Or consider a recent "Oprah" show, aired on Jan. 23, called "My Baby or My Job: Why Elizabeth Vargas Stepped Down." The show attracted nearly 1,500 messages on its Web site despite its flatly false premise, as Vargas still has an impressive job, even if it's anchoring "20/20" instead of the ABC evening news.
Book publishers can impose this false division as well. Take Leslie Morgan Steiner's 2006 book of essays by mothers, a volume she edited explicitly to bridge misunderstandings between mothers at home and those at work. Her own essays were titled "Our Inner Catfight" and "Ending the Mommy Wars." And yet, over her objections, Random House titled the book "Mommy Wars: Stay-at-Home and Career Moms Face Off on Their Choices, Their Lives, Their Families." Can you say "inflammatory"?
Steiner, a Washington Post blogger and magazine executive, now says she accepts that the title (if not the subtitle) worked to get the book into the hands of those who most needed to read it. "In a market where 200,000 books are published a year, and 70,000 alone are pitched to the top three TV morning shows," she says, that hot-button title got her on television and snagged nationwide reviews.
Of course, even William Randolph Hearst couldn't have ginned up a war without some nasty facts on the ground. The Mommy Wars construct sells because, however distorted it is, it does touch a nerve. No matter what choice a working woman makes after she has a child, the grass always looks greener on the other side. Daniele Levy is a Massachusetts lawyer who stayed home for a couple of years when her two children were infants. Now she works a four-day week at a nearby law firm. "When I was home full-time, I thought, 'Wow, look at those women who can make it work,' " she said. " 'They have their children and their careers, it must be really great.' Now I'm working, and I just talked to a friend who's at home, I'm thinking, 'Wow, that's really fun, that must be really great.' "
"We don't live in a society that has a mindset that workers get pregnant and have babies," says Judith Stadtman Tucker, editor of the Web magazine Mothers Movement Online. She points out that mothers' march into the workforce started to plateau in the 1980s -- just as childcare costs started rising sharply. At the same time, the workplace has become steadily more demanding, with mandatory overtime for many who have jobs. Meanwhile, the United States notoriously lags behind all other developed nations on such policies as paid maternity leave, family sick leave or health care that's not tied to that one all-consuming job. Nor has the culture relinquished the idea that caring for children -- or for anyone in need -- is women's responsibility, with men "helping" occasionally, if asked.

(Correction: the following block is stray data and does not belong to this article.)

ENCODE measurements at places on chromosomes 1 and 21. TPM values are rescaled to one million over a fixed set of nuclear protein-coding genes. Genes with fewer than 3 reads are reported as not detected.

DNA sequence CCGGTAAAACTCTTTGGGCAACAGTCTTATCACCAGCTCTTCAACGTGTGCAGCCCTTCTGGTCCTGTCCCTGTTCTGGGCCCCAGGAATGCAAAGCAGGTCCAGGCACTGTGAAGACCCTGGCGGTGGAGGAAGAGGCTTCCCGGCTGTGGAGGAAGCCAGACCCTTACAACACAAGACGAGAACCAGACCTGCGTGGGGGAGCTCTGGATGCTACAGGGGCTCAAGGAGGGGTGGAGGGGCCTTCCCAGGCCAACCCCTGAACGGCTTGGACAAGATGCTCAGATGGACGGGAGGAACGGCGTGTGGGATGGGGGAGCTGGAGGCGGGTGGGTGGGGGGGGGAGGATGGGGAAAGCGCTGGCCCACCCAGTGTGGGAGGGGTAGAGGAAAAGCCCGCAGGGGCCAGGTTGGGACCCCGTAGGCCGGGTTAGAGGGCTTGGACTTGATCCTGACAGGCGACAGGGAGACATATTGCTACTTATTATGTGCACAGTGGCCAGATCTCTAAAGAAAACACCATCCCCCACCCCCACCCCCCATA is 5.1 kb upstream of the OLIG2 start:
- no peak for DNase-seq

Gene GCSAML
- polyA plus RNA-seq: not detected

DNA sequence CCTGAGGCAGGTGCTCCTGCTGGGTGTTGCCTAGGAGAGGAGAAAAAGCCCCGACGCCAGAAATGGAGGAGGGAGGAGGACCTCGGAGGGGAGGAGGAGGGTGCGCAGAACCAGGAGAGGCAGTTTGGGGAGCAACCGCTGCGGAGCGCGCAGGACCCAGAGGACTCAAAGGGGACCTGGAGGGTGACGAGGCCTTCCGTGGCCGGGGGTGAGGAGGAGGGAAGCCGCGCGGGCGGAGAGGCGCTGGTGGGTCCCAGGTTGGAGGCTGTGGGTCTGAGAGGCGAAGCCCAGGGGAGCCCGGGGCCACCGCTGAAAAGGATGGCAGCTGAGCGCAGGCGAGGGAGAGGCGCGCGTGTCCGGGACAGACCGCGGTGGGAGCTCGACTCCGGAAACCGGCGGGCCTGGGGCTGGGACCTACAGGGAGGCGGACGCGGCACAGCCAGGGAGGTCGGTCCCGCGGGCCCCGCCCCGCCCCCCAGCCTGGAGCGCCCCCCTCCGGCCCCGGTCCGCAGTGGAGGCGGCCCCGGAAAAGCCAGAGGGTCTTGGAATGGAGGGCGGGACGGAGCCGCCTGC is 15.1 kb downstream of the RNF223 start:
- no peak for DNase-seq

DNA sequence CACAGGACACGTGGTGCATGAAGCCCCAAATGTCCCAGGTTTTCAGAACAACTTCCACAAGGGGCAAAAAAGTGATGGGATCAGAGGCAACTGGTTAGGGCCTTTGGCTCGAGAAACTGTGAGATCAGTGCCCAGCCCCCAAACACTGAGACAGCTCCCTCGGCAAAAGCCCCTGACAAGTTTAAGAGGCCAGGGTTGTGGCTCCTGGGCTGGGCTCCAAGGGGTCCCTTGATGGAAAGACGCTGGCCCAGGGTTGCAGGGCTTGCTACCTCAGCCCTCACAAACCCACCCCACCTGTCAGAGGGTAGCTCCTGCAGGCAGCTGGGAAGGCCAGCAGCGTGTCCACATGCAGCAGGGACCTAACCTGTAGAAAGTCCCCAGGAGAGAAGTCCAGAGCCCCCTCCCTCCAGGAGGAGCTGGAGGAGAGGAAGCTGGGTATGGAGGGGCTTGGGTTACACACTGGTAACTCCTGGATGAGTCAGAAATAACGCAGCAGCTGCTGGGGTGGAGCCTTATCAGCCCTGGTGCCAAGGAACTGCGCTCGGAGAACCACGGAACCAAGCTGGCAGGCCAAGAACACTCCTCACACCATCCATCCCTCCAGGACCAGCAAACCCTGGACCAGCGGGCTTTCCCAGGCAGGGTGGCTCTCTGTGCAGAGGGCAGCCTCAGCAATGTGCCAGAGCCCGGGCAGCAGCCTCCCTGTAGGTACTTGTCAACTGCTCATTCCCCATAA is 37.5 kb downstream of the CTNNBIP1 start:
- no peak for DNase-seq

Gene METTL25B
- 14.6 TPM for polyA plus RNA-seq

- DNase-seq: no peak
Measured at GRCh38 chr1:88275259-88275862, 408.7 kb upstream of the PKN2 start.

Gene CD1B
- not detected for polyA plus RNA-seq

So who can blame women for battling internally over how to give their all to both work and baby -- a battle the media blow up into a sandbox showdown?
But the conflict may be nearing its expiration date. In 2006, several prominent books on the subject were published -- and sold abysmally, according to figures from Nielsen BookScan. Only 9,000 copies sold of Caitlin Flanagan's widely reviewed "To Hell With All That: Loving and Loathing Our Inner Housewife," in which a woman wealthy enough to stay home and have a nanny insisted that mothering from home was the only right way. Only 4,000 copies sold of Linda Hirshman's "Get to Work: A Manifesto for Women of the World," which argued the opposite position: that elite women were wasting an entire generation's human capital unless they stayed in ambitious jobs. Could it be that women don't want to shell out $25 to be told they're living in a war zone?
Or could it be that women and men today refuse these false choices? Carol Fassino, a mother of three who works part-time, reads all the Mommy Wars articles but shrugs them off. "Everybody lives a different life," she says. "I'm not gonna put down the newspaper and go slit my wrists. I know women who work or don't work or are like me, in the middle. But if people have felt judgmental, they kept it to themselves."
Most women today have to work: it's the only way their families are going to be fed, housed and educated. A new college-educated generation takes it for granted that women will both work and care for their families -- and that men must be an integral part of their children's lives. It's a generation that understands that stay-at-home moms and working mothers aren't firmly opposing philosophical stances but the same women in different life phases, moving in and out of the part-time and full-time workforce for the few years while their children are young.
"The mommy wars thing is a little simplistic," confirms Julie Huck, a 38-year-old working mom with two preschool children. "It's all hyped up and a little silly." Like Fassino and others, she longs for a cultural shift and family-friendly policies that allow everyone -- women and men -- to work more flexible hours, without career penalties.
Would that end the Mommy Wars? Let's hope.
E.J. Graff is a senior researcher at Brandeis University's Schuster Institute for Investigative Journalism.